Well said,but what do we replace them with Cillian.?
IF DAVID Begg, the capo di capi of Ireland's trade union movement, chokes on his sandwiches this Wednesday, chances are that Brian Cowen has delivered a good budget. Sadly, however, Begg's afternoon tea is unlikely to be spoilt.
Instead of tackling the issues that threaten Ireland's continued economic progress, the Finance Minister will be playing to the galleries. Our money will be handed back to us in a variety of crowd-pleasing ways: more money for pensioners, for children, for the poor.
He may throw in a few tax cuts, he may fiddle with stamp duty for first-time buyers or provide more tax reliefs and he will certainly take more people out of the tax net by widening the tax bands.
He will talk prudence, tell us that our economy is safe only in his hands and warn us that the Opposition parties could destroy the good times. A large number of voters will actually believe him and the media will applaud his good sense.
For Cowen, it is almost too good to be true. He has more of our money than he knows what to do with, the opinion polls continue to show that Fianna Fail will be part of the next Government and the Opposition is dispirited and in some disarray.
The economy, too, ticks along nicely: growth this year and next will be stronger than expected, tax revenues are buoyant and there are, for the moment, no ominously dark clouds.
Which means that Cowen and Bertie Ahern, the Taoiseach, will take no tough decisions: their role, so they seem to think, is to ride the wave of prosperity, doling out money to keep the pleading interest groups content, but doing nothing to ensure that future prosperity is made more likely.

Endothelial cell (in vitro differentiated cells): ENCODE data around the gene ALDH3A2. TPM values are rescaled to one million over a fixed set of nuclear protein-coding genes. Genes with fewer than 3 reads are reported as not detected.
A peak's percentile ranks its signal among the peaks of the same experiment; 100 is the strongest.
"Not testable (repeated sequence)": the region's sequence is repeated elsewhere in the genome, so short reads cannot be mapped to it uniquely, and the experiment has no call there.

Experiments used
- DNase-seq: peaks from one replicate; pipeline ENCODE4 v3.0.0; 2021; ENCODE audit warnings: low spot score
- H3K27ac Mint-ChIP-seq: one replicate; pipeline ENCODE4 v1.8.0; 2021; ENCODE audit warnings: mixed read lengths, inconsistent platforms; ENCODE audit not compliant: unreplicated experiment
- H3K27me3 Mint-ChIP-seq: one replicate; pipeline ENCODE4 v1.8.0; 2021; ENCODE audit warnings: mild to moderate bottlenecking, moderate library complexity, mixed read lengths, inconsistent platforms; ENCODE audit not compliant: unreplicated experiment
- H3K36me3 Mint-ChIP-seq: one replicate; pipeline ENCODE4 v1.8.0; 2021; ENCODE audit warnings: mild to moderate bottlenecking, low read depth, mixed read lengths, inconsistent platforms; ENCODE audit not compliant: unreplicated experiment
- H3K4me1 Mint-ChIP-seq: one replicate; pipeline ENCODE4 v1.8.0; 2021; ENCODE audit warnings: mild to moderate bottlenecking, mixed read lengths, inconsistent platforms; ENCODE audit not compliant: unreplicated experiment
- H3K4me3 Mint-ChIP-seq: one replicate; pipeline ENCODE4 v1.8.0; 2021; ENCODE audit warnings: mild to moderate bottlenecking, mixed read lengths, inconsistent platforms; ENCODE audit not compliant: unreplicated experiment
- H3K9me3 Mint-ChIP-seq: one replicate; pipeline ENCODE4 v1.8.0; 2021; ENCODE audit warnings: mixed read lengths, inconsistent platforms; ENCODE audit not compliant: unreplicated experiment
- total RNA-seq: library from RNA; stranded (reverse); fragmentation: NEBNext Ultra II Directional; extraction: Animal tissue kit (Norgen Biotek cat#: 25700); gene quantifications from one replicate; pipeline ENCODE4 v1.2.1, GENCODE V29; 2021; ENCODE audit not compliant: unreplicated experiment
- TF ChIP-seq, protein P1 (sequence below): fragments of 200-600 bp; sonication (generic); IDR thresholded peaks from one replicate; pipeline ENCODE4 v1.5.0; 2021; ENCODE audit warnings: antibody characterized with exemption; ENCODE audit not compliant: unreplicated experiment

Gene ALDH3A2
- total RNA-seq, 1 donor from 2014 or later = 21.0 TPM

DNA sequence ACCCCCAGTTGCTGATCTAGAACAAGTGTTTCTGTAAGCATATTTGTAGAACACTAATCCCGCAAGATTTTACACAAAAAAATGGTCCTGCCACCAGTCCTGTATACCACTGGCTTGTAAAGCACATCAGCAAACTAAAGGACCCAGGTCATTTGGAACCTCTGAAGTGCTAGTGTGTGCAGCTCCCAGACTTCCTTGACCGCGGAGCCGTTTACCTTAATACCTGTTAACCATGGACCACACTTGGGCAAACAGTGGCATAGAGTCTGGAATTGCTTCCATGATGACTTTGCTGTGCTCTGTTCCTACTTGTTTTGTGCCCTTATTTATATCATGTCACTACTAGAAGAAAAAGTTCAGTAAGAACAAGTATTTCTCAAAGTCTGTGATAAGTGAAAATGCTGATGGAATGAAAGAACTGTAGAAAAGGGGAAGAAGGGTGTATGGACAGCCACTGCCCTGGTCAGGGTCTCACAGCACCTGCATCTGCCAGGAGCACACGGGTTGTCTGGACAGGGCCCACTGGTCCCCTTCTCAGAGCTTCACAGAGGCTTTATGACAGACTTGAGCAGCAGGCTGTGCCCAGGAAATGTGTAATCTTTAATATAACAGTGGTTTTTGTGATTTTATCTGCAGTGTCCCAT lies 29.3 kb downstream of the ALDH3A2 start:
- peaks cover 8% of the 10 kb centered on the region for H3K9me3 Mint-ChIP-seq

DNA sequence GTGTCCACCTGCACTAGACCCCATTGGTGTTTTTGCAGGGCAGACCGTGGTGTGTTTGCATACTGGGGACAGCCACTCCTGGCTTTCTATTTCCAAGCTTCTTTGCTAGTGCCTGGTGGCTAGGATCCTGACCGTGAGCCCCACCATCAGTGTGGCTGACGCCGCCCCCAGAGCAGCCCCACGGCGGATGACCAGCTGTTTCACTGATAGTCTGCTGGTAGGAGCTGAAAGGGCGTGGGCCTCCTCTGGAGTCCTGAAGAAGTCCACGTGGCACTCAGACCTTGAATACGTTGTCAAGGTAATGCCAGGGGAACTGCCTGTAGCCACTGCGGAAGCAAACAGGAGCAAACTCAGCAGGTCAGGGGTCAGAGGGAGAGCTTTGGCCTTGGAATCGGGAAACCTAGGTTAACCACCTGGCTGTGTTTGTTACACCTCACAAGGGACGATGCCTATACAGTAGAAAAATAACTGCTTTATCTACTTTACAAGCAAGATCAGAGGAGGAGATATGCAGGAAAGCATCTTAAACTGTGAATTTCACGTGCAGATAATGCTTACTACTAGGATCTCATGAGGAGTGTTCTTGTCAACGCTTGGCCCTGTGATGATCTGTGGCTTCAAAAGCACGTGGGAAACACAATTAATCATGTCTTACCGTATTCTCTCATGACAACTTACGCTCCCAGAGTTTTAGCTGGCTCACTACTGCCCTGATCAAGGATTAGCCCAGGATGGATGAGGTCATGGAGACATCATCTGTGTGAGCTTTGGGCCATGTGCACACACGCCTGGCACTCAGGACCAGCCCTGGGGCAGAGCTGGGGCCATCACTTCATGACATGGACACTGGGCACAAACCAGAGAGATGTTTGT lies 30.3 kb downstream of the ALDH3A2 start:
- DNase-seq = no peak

They have, indeed, so much money to spend that their greatest fear is that we will accuse them of profligacy. This year Cowen does not want the tabloids to call him Santa: he wants to be seen as a wise elder statesman, a prudent minister who will not risk the economy by buying our votes, while at the same time being generous enough to keep us sweet.
His budget, therefore, becomes an exercise in public relations, not economic management, and it will be a charade.
Brian Cowen is not a stupid man. He remains the hot favourite to replace Bertie Ahern as leader of Fianna Fail and Taoiseach when he steps down sometime after the next election, and he will be a central figure in next year's campaign. His bruising, bullying debating style makes him the Government's most effective media performer. Where others bluster, he bashes. And, like his counterpart in Britain, he has also mastered the art of staying silent.
Cowen does not offer a sound bite for every issue of the day and cannot be easily pigeonholed on the left, right or centre of Irish politics. There is no burning ideology, no political goal other than power, no sense of a man on a mission to change his world.
In that, he is little different from Ahern. Politics is a game, and they are winners.
Winning, though, is made easier when the economy booms and you are awash with cash. No one wants the boom to bust, and no matter what the polls say about voters' priorities between now and the election, the key issue in the polling booths will be the economy.
Can the Opposition parties be trusted to preside over continued success?
What risks attach to throwing out this Government?
As their pen hovers over the candidates' names, voters tend to put aside the crises and scandals, the incompetence and the occasional whiff of corruption, and think instead about their own back pockets.
That is why this budget becomes so central to the election campaign. Cowen must maintain the illusion of good economic management that Charlie McCreevy, his predecessor, created for this Government and he must gently assuage people's guilt about their good fortune by looking after the lesswell-off.
The problem is, of course, that the perception of good economic management is just an illusion. While the private sector economy continues to improve at a rapid pace, the public sector - that part of our economy over which Cowen and Ahern have direct influence - threatens to drag it down.
Instead of reforming the public sector over the past nine years of government, they have bloated it. Taxpayers' money has been poured into it, but Ahern and Cowen
'The result is that we have a two-tier economy: a thriving private sector that creates wealth and jobs, and a lumbering public sector that soaks up cash, spends it inefficiently and increases the costs of doing business'